I. Who was there when the Holy Spirit was given?
To find that answer we have to look back at chapter one of Acts, verses 13-14. “Those present were Peter, John, James and Andrew; Philip and Thomas, Bartholomew and Matthew; James son of Alphaeus and Simon the Zealot, and Judas son of James. 14 They all joined together constantly in prayer, along with the women and Mary the mother of Jesus, and with his brothers.” This is the group that was meeting together to pray and wait for the gift of the Holy Spirit. These are the people who were in that place when the Spirit came, these are the people who spoke in tongues and preached the gospel in the languages of all those present.
II. What is Pentecost anyway, and why were all those people in Jerusalem?
Pentecost is the fourth Spring Feast in the Jewish year. Passover is first, then the Feast of Unleavened Bread, then First Fruits, then Pentecost-Celebrating the giving of the Torah. That is why people were gathered together in Jerusalem from all over, they were there to celebrate the feast of weeks, the giving of the Torah. I want to highlight this statement from my Jewish resource here: “The Passover freed us physically from bondage, but the giving of the Torah on Shavu’ot redeemed us spiritually from our bondage to idolatry and immorality.” We can see that Jesus came and brought Messianic fulfillment to the feasts of Passover, Unleavened Bread, and First Fruits. In his sacrifice, death, and resurrection, he freed us from the penalty of death for our sins. He freed us from the bondage we were in, setting our souls free from everlasting punishment. And, here fifty days later, on Pentecost, the day of celebrating the giving of the Torah, God’s law written on stone, God sent the Holy Spirit to dwell in our hearts. In giving us the Holy Spirit to guide us into all truth, God wrote his law on our hearts. No longer do we have to abide by the letter of the Law, which leads to death, but we follow the Spirit who brings life.
III. How did Peter preach that first evangelistic message?
Peter just told them the facts. He connected them to Christ in their sanctioning the actions against him in his crucifixion and death. He gives God the glory in raising Christ from the dead. He shows very simply the prophecies and their fulfillment. He didn’t spend twenty hours crafting his message. He didn’t show fancy video clips or lead with a poem. He stood up, he told them the truth, and it brought them to their knees. That is not the work of man, that is the work of the Holy Spirit through Peter, and the Holy Spirit working in the hearts of those who were listening.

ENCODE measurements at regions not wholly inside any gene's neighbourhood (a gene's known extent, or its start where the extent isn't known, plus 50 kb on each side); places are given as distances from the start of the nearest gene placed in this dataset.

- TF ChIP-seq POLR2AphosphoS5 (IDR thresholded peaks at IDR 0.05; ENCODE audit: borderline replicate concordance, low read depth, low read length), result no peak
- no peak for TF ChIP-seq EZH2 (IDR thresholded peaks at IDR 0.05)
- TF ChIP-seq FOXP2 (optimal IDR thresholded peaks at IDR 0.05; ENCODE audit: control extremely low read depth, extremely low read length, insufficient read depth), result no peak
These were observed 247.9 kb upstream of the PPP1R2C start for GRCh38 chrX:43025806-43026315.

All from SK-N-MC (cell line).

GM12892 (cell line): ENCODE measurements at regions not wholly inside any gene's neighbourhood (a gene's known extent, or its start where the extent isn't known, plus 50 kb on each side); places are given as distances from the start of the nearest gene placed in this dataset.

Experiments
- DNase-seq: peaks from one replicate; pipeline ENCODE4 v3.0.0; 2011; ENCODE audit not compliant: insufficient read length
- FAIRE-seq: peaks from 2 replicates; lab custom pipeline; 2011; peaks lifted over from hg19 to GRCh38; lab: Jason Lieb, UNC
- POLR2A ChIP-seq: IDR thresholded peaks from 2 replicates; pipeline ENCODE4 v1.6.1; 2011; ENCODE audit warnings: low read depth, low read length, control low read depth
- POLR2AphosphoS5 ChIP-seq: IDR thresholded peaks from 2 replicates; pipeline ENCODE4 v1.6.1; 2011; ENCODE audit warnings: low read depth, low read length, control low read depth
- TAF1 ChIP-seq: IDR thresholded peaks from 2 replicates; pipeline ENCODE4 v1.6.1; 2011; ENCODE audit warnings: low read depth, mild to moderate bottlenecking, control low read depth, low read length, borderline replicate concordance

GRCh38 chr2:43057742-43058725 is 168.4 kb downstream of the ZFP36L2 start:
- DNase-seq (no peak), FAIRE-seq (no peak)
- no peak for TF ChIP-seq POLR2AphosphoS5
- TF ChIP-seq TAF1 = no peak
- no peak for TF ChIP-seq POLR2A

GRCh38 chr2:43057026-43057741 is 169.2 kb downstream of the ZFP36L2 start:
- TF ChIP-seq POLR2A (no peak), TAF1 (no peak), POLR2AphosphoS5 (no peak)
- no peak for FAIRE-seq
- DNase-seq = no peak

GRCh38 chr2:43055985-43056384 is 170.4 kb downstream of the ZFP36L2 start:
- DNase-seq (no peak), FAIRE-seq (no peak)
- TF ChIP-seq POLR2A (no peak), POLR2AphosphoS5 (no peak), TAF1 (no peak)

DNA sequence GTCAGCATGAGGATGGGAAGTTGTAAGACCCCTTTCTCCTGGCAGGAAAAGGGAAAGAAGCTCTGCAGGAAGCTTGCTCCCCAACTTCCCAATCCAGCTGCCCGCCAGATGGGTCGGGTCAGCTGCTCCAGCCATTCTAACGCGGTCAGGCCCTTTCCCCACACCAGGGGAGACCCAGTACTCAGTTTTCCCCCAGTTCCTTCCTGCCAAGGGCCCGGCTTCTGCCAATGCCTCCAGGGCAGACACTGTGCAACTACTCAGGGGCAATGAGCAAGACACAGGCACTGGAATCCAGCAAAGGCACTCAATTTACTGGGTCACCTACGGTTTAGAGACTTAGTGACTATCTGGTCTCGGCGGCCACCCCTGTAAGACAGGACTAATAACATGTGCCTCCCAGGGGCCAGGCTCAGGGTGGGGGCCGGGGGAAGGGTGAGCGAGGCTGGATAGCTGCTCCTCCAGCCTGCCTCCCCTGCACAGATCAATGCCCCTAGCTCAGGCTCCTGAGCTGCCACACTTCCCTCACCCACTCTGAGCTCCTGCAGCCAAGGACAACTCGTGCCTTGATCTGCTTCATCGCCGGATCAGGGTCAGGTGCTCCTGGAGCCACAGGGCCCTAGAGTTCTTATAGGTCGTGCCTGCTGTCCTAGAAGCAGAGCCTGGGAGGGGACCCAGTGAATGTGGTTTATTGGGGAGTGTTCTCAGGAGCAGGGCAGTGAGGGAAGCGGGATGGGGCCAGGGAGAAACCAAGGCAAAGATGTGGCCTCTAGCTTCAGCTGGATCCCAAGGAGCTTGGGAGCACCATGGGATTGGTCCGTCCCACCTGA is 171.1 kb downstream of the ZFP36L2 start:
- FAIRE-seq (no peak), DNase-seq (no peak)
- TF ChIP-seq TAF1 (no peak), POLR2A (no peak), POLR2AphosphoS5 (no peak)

On the day that the Torah was given to the Israelites, 3,000 men died because of their treachery in worshiping the golden calf (Exodus 32). On the day that God gave his Holy Spirit, 3,000 people came to know Christ, to accept his sacrifice and were saved from everlasting punishment. This was the first wave of new believers. And we are connected to them by what Peter says in verse 39. We, too, have been promised salvation if we will repent and believe, and we have been promised the Holy Spirit to guide us as we follow our Lord Christ.
If you have not repented from your sins and received Christ’s free gift of salvation, I would encourage you to do so now. You don’t have to say fancy words, just admit that you are not perfect, that you have done things that you know are wrong. Admit that you can’t fix those wrong decisions, those wrong actions, that you need help, that you need a savior. Tell Jesus that you are willing to accept his free gift of salvation and that you believe that he did die on the cross, and raise again to life on the third day. Thank him for his willing sacrifice on your behalf and trust that if you have done this, he has heard you. The promise to us if we will do this is eternal life, starting with your life right now. We receive power to walk through life victorious no matter what is going on around us. We have power to live abundantly, the life God wants for each of us.
Want to know more about Messianic fulfillment of Jewish Feasts? Check out this resource:
Understanding the Seven Major Jewish Feasts